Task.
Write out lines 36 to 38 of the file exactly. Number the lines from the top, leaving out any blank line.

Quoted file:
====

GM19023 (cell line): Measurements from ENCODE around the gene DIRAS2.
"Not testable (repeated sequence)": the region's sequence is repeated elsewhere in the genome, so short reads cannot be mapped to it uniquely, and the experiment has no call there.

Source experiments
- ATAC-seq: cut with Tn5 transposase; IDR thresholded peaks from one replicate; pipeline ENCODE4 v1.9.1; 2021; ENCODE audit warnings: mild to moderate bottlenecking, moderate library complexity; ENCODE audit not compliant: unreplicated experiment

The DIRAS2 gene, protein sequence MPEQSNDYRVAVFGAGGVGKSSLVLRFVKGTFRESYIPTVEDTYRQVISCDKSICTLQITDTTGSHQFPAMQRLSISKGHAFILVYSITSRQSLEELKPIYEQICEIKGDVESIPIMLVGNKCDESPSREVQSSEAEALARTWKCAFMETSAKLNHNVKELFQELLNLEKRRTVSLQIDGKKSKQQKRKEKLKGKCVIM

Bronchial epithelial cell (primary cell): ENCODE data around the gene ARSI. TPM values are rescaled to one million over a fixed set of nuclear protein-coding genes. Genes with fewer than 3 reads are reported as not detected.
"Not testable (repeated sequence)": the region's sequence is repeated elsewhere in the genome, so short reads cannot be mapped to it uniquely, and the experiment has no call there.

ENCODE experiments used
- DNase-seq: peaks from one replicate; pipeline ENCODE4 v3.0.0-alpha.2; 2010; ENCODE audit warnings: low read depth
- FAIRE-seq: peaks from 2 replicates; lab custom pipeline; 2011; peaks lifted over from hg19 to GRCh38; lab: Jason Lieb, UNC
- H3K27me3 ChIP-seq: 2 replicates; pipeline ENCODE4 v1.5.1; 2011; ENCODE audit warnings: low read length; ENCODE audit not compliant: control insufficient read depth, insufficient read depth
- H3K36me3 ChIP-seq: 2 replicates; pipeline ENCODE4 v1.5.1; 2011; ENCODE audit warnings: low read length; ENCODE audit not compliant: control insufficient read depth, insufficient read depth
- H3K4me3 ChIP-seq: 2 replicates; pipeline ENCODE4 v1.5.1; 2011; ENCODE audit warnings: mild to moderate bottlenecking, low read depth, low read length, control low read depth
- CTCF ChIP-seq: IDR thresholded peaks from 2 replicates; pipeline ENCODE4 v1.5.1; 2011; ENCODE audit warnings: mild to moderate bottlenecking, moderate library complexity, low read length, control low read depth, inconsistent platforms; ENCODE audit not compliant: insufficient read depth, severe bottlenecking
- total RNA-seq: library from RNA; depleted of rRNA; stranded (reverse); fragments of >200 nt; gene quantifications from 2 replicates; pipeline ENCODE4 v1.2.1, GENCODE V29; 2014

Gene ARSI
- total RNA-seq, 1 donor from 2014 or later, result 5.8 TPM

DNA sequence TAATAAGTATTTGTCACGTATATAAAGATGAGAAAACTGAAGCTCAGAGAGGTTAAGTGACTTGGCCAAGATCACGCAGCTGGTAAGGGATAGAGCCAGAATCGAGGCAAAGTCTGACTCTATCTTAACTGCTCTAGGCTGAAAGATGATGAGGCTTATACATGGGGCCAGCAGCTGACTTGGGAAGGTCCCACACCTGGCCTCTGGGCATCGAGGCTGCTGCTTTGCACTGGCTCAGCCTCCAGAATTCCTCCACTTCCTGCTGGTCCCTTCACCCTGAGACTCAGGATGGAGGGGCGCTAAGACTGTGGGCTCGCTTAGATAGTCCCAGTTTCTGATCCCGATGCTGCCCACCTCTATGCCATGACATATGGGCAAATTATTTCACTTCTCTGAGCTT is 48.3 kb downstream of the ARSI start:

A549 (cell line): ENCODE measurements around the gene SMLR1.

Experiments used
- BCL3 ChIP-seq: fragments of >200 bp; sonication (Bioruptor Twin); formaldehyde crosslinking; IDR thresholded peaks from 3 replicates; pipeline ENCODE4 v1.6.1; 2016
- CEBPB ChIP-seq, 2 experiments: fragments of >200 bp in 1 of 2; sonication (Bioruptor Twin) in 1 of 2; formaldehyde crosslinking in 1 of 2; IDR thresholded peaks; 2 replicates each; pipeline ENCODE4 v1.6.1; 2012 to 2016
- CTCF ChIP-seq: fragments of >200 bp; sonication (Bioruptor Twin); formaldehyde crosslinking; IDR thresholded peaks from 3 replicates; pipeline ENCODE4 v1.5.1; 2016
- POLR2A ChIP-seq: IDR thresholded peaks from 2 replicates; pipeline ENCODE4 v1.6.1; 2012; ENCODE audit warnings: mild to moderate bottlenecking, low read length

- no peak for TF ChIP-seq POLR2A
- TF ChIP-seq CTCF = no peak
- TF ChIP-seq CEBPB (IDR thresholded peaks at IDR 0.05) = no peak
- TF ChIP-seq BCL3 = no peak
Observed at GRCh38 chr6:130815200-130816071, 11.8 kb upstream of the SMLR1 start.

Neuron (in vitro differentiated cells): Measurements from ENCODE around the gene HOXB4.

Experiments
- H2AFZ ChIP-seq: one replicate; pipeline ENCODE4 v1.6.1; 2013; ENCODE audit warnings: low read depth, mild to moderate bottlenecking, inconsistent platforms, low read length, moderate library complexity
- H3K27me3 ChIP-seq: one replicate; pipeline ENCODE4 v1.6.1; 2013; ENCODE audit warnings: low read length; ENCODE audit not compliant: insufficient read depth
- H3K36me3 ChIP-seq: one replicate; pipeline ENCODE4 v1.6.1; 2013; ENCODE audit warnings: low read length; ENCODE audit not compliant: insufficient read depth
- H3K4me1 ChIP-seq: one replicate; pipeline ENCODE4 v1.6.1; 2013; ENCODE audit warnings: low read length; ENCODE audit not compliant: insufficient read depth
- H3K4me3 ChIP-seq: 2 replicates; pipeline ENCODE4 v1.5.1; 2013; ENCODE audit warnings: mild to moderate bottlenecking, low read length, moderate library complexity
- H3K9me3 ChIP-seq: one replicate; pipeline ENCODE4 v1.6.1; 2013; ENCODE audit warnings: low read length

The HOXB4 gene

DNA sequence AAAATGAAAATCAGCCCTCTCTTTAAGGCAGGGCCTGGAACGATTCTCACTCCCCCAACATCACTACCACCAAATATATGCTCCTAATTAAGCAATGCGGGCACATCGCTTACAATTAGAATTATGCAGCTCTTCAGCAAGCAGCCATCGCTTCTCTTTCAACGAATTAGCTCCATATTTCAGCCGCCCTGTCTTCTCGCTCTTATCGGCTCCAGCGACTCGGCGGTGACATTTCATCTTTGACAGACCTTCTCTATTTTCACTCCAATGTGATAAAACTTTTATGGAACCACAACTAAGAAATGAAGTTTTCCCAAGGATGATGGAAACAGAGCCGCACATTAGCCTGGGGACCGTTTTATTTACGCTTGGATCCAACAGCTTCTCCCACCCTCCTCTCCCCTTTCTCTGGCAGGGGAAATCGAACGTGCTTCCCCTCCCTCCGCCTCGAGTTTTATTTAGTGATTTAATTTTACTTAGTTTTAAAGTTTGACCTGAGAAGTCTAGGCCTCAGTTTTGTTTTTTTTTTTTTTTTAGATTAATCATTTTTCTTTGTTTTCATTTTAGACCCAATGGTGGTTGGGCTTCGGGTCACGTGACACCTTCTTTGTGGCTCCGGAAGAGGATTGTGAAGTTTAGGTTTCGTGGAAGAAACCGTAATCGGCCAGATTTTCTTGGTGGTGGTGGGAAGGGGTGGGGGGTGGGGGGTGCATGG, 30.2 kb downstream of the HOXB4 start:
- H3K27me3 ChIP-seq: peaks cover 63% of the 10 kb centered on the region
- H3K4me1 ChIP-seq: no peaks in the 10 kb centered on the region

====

- H3K4me3 ChIP-seq: 2 replicates; pipeline ENCODE4 v1.5.1; 2013; ENCODE audit warnings: mild to moderate bottlenecking, low read length, moderate library complexity
- H3K9me3 ChIP-seq: one replicate; pipeline ENCODE4 v1.6.1; 2013; ENCODE audit warnings: low read length

The HOXB4 gene